Saturday, October 10, 2015

Sicario

Plot: FBI agent Kate Macer (Emily Blunt) is assigned to a militarized drug task force along the US-Mexican border. Her new colleagues, Alejandro (Benicio Del Toro) and Matt Graver (Josh Brolin), are using aggressive, bloody tactics on their raids on drug runners and king-pins. Kate and her partner Reggie (Daniel) follow along in increasingly adventurous raids which lead to a dark and morally-clouded finale.  [imdb]    [photos]

Review: Dark. Intense. Gripping and Exciting too.

What does law enforcement do in the name of the greater good? Plenty of shooting.

Sicario is a top movie with good characters, big action, subtle action, and a message. I really liked it even though it left me feeling bleak and empty by the end. 

Benicio Del Toro's Alejandro is a force of nature; Alejandro has a long past with politics, criminals, retribution to his family; he is strategic, emotional, and brutal. Del Toro makes this performance look easy.

Emily Blunt's Kate is super-competent, but she and her boss are conflicted about bending the rules to get the bad guys. As the rules get bent into pretzels, her conscience becomes the surrogate for the audience's.

This is a well-made,thoughtful movie with great characters and a moral issue to chew on. I loved it.

Cast: Emily Blunt, Benicio Del Toro, Josh Brolin, Jeffrey Donovan

Directed by:
Denis Villeneuve

The Music:
Great soundtrack by Johann Johannsson. Often drum heavy, but hitting the emotional beats hard exactly. The final song, The Beast, echos the bleak, dark mood of the final scenes. The music played over the soccer game is some of the saddest music ever. The soundtrack should get an Oscar.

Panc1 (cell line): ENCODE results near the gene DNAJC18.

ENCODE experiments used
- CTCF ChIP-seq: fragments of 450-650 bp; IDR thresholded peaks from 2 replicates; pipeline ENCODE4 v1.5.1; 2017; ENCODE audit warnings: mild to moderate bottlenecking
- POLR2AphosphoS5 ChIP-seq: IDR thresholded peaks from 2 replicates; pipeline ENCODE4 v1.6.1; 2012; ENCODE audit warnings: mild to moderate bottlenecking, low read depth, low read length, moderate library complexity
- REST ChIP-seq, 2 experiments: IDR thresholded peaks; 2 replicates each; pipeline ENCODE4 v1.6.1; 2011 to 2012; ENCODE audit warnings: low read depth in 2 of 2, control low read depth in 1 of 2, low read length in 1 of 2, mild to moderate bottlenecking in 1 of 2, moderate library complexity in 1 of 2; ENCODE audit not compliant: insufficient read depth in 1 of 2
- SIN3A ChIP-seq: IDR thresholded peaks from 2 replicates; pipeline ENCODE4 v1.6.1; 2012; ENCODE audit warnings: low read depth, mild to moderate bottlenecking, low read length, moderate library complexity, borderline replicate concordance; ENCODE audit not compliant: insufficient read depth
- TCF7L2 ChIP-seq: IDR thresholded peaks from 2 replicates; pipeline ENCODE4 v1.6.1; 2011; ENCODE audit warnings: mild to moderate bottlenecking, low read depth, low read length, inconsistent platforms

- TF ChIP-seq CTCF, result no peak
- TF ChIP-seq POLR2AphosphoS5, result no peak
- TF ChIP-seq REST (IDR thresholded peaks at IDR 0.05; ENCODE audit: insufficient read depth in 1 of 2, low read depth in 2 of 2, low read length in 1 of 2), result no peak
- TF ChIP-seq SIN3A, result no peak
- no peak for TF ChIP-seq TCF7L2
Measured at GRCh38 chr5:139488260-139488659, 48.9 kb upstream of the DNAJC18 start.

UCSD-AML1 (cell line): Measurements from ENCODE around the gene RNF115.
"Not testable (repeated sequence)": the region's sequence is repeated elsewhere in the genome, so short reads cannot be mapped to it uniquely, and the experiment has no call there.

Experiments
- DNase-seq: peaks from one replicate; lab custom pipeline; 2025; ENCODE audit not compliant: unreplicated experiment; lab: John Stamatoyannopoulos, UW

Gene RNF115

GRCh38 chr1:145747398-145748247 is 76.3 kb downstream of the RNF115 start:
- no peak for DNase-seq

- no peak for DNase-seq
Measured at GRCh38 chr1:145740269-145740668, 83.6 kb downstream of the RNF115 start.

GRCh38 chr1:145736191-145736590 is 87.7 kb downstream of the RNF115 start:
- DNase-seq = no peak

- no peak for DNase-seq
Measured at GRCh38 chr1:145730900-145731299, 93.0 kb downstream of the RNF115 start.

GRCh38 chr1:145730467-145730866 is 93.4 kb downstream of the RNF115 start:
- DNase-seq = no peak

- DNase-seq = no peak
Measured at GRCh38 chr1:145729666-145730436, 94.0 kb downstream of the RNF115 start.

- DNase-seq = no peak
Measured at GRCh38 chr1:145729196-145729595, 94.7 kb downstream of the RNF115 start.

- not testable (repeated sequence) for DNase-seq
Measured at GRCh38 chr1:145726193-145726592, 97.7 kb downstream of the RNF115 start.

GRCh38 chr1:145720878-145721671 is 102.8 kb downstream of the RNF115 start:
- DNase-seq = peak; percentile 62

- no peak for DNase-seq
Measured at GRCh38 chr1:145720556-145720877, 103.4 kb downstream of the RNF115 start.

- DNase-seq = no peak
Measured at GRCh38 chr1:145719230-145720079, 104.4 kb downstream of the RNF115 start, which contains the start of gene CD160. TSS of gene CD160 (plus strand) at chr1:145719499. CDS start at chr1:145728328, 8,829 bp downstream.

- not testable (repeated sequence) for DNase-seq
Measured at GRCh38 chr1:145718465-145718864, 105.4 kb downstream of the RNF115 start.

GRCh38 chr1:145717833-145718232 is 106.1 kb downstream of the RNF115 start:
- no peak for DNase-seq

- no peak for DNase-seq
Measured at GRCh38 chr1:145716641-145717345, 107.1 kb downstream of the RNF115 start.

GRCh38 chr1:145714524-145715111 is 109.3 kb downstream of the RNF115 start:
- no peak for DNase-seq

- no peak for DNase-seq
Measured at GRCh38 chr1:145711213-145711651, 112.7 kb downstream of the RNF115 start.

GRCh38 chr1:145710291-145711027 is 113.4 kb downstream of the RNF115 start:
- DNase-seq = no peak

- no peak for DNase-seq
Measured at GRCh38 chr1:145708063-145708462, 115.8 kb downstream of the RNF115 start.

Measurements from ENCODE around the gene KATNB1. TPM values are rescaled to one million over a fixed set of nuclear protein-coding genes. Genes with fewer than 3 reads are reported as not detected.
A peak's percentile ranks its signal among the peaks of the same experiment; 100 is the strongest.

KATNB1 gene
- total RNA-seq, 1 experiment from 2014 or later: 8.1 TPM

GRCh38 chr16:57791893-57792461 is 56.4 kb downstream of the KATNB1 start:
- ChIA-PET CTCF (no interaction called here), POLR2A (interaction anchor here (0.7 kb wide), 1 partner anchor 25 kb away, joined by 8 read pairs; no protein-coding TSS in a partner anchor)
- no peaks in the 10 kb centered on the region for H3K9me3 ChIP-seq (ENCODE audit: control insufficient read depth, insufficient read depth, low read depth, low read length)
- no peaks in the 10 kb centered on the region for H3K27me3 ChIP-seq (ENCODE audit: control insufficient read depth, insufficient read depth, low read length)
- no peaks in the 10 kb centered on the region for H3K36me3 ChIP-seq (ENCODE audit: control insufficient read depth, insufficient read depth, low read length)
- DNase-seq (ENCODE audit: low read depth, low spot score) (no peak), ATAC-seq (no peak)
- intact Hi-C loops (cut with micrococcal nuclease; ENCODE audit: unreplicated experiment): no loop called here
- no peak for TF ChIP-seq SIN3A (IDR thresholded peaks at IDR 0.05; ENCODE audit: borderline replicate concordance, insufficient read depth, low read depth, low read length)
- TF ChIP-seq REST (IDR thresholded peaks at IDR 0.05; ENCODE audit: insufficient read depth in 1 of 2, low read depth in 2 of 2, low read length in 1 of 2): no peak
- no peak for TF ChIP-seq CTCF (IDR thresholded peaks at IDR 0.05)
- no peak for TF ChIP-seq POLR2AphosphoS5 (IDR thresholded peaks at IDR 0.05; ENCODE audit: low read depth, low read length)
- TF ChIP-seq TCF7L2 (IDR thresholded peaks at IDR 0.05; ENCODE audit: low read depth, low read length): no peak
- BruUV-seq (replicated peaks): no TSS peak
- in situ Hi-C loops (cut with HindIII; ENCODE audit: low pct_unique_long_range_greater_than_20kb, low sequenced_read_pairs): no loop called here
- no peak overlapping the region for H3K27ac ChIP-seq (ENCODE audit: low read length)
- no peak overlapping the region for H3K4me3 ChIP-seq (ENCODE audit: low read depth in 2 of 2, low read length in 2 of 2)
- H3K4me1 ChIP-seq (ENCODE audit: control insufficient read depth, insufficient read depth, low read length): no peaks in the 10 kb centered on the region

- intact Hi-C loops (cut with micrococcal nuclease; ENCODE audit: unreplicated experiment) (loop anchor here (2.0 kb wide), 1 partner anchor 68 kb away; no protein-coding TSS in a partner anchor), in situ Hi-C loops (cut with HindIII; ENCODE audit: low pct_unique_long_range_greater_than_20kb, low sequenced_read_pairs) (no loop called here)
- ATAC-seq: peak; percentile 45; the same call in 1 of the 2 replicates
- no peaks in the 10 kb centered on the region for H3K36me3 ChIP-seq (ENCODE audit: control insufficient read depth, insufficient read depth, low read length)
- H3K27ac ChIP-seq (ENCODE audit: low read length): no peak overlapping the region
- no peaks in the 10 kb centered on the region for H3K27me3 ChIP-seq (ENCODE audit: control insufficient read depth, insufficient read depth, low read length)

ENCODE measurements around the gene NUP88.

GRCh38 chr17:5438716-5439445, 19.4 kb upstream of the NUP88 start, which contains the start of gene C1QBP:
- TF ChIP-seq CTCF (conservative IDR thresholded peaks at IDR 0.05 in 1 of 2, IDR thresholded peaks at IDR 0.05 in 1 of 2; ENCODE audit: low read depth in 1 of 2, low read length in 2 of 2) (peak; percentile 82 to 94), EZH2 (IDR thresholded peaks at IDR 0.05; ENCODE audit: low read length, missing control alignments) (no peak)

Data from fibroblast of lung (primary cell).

The Visuals:
The best visual was the soldiers sneaking up to the smuggler tunnel with the setting sun behind them. All or nearly all the bloody shooting is off-camera, so it is not a gory as it could be.  

Rating: 
4.0 stars: Even though Sicario is serious, it is still exciting, and parts are fun to watch. 


More: "Sicario" means hitman in Mexico; it originally meant a Jewish Nationalist in Roman Palestine.

Even More: Last week at The Martian, no one asked "Why save Watley?" even though spending the money used to save Watley on vaccinations for poor people would have saved many more lives. Utilitarianism says the best outcome is the one where the most people are in the best condition. 

In Sicario, the USA justifies a lot of killing using the utilitarian principle that by killing these drug smugglers today, more people will live elsewhere. That is, extra-constitutional, extra-territorial violence doesn't matter in the name of the greater good.

In The Martian there is a different moral calculus, that we had a absolute moral requirement to rescue the astronauts because they took the risk on our behalf, and we needed to expend any cost to do so. 
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